Dr Christian Morgner

Dr Christian Morgner

Lecturer in Culture and Communication

office: 3.01 Bankfield House

e-mail: cm570@le.ac.uk

telephone: 0116 252 2440

Researchgate: https://www.researchgate.net/profile/Christian_Morgner

BA and MA in Sociology, Psychology and Media Studies (Friedrich Schiller University Jena)

PhD in Sociology (Justus Liebig University Giessen)


I am a social scientist working on a comprehensive theory of culture at the intersection of sociology, communication and cultural studies. Culture is not only a focus of my research but is also a conceptual resource that considers notions of practices and networks of meaning-making.

While I have been working with the qualitative methods that are often used in this field, my research has taken a more quantitative direction. For example, I have used network analysis to study how meaning is transformed and mediated. As such, my research combines social theory and empirical research. To develop this comprehensive theory of culture, I have not limited my research to the study of cultural institutions, cultural values and practices, but have also worked on broader, but related, dimensions of culture, such as risk cultures, arts, health, media cultures, urban culture and subcultures.

My initial research on intercultural communication (2004–to date) considers how culture affects communication. I have been particularly interested in cultural representations, stereotypes and linguistic structures that may lead to cultural exclusion, communication problems and erroneous communication, since cultural context is comprised of individuals from different religious, social, ethnic and cultural backgrounds. My research in this field has been supported with a grant from the German Academic Exchange Service. In addition, my research has led to my appointment as the lead author on the EU’s education and cultural inclusion report, ‘Science for Disaster Risk Management 2020’. Most recently, my research in this area has led me to develop a research and training project (funded by the Fire Research and Training Trust, February 2019–March 2020) to improve equality and diversity in social interactions between fire services and ethnic communities. This requires the development of new ways to conduct quantitative research in a diverse cultural setting.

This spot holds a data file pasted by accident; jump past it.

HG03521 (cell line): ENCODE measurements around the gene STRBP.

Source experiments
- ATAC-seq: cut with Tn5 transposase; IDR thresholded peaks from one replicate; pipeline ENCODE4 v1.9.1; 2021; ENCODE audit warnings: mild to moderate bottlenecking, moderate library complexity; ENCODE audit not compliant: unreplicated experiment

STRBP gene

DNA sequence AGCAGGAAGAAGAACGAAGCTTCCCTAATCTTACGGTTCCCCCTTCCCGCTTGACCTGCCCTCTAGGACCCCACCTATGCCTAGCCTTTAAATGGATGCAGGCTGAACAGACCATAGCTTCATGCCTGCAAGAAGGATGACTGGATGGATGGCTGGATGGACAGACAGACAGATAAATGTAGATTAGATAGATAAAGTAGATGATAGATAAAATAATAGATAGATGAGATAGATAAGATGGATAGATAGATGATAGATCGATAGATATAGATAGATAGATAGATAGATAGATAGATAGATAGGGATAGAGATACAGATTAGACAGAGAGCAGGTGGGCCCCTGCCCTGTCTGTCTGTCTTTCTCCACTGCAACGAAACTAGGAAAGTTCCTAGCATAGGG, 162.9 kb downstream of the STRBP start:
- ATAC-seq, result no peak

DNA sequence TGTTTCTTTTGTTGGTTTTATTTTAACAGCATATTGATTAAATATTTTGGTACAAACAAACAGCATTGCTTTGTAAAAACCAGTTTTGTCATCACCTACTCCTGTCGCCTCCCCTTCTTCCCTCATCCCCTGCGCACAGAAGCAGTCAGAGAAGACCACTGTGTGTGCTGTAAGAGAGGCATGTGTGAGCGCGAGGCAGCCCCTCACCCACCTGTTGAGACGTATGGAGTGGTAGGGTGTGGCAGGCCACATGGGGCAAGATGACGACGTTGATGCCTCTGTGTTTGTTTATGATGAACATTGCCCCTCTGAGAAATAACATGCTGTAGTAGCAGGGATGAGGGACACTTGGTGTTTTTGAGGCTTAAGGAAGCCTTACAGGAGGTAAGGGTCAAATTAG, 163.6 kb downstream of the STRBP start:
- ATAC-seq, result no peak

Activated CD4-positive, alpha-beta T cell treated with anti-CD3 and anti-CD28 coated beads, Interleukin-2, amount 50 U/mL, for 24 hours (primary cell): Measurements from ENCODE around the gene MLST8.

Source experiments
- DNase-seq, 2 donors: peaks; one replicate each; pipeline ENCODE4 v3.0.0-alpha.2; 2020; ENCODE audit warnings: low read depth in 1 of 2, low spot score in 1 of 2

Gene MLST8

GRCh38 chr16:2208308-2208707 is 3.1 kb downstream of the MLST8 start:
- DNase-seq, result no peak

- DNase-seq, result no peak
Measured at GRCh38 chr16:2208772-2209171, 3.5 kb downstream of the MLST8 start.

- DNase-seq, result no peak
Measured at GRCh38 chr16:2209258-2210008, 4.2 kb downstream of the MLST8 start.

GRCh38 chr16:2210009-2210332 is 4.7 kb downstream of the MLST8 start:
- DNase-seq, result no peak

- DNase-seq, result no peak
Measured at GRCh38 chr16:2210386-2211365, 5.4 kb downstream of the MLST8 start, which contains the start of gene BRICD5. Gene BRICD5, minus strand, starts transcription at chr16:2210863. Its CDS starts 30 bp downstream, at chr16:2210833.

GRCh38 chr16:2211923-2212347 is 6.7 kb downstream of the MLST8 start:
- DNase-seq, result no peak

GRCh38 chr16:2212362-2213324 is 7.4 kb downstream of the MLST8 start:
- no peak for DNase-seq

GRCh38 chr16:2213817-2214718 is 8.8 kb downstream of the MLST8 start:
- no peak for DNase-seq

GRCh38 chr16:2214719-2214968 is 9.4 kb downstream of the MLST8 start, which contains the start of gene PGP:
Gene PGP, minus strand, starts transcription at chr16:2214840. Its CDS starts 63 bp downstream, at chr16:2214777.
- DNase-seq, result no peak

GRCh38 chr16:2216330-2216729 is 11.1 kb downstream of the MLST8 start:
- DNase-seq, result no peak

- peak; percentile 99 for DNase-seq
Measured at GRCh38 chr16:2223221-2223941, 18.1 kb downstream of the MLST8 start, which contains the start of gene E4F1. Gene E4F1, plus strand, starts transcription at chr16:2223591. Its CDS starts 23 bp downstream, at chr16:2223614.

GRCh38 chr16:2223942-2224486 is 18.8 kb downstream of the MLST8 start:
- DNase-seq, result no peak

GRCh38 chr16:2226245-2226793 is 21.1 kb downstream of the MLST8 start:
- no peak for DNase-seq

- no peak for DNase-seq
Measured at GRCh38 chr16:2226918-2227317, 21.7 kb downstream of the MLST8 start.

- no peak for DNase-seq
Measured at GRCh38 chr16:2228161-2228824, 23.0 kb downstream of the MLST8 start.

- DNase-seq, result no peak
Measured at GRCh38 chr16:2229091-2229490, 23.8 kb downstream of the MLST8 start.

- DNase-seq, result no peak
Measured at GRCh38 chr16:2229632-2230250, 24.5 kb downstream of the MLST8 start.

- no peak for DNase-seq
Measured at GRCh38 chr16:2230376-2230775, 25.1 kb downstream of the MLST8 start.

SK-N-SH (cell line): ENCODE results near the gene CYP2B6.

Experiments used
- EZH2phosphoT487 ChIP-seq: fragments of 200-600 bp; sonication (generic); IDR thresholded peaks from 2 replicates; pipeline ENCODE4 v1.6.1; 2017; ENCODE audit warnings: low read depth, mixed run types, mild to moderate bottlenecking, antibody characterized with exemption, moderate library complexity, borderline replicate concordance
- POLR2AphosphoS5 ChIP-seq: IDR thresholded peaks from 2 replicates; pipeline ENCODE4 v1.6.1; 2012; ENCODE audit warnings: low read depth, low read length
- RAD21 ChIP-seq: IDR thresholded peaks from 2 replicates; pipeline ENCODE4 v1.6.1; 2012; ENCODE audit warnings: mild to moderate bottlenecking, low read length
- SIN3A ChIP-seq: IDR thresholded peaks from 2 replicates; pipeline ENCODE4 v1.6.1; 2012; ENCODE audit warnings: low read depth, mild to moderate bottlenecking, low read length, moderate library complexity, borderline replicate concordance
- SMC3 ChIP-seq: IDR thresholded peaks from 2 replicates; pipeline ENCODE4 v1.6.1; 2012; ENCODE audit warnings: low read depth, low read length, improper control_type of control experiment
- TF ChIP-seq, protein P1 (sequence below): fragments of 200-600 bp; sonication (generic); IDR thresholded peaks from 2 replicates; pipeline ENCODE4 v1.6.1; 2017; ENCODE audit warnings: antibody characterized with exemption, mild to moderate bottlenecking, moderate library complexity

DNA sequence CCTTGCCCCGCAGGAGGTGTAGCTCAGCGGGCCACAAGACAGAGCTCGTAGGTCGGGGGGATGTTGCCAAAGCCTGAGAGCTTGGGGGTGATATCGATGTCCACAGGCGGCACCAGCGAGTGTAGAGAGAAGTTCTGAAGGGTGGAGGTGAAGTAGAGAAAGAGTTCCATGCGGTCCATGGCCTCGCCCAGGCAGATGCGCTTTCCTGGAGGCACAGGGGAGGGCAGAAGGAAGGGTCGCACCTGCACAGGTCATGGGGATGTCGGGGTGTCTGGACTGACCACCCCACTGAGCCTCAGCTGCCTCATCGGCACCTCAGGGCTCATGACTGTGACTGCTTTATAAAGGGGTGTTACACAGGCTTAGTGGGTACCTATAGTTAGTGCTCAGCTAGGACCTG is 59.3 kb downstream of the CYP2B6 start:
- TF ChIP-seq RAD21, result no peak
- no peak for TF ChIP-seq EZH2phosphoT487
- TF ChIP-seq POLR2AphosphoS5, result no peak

Since 2010, I have widened my research to include cultural practices, tacit knowledge and professional codices, thereby focusing on the structures of cultural work, or those who work in the global media and cultural industries. This research has demonstrated the prevalence of exclusion and inequality in nomadic work situations, the exclusion of women by informal communication processes and their interaction in peripheral social worlds, and also what may suppress cultural innovations within societies. I have been working with different forms of cultural mapping analysis to address these issues. I have received several grants in this field from a number of organisations (e.g. the Swiss National Science Foundation, the City of Paris, Santander UK and the Japan Society for the Promotion of Science), which have enabled me to study cultural work and diversity and inequality in various countries, such as Chile, France, Japan, Senegal and Turkey. I received the prize for ‘Young Academics’ for this research from the Schader Foundation, a prestigious German award for emerging scholars.

I have, since 2016, combined this research on voice and exclusion with my other research on communication challenges, by addressing the role of the arts and cultural intervention in social interactions between people with dementia. With support from the Arts and Humanities Research Council and Alzheimer’s Research UK, I have used video and conversation analyses to provide a better understanding of meaningful interactions for people with dementia. This research has led to my appointment to the steering board of the Dementia, Arts and Wellbeing Network, to the appointment of the Early Representative of Alzheimer’s Research UK and elected member of International Health Humanities Network.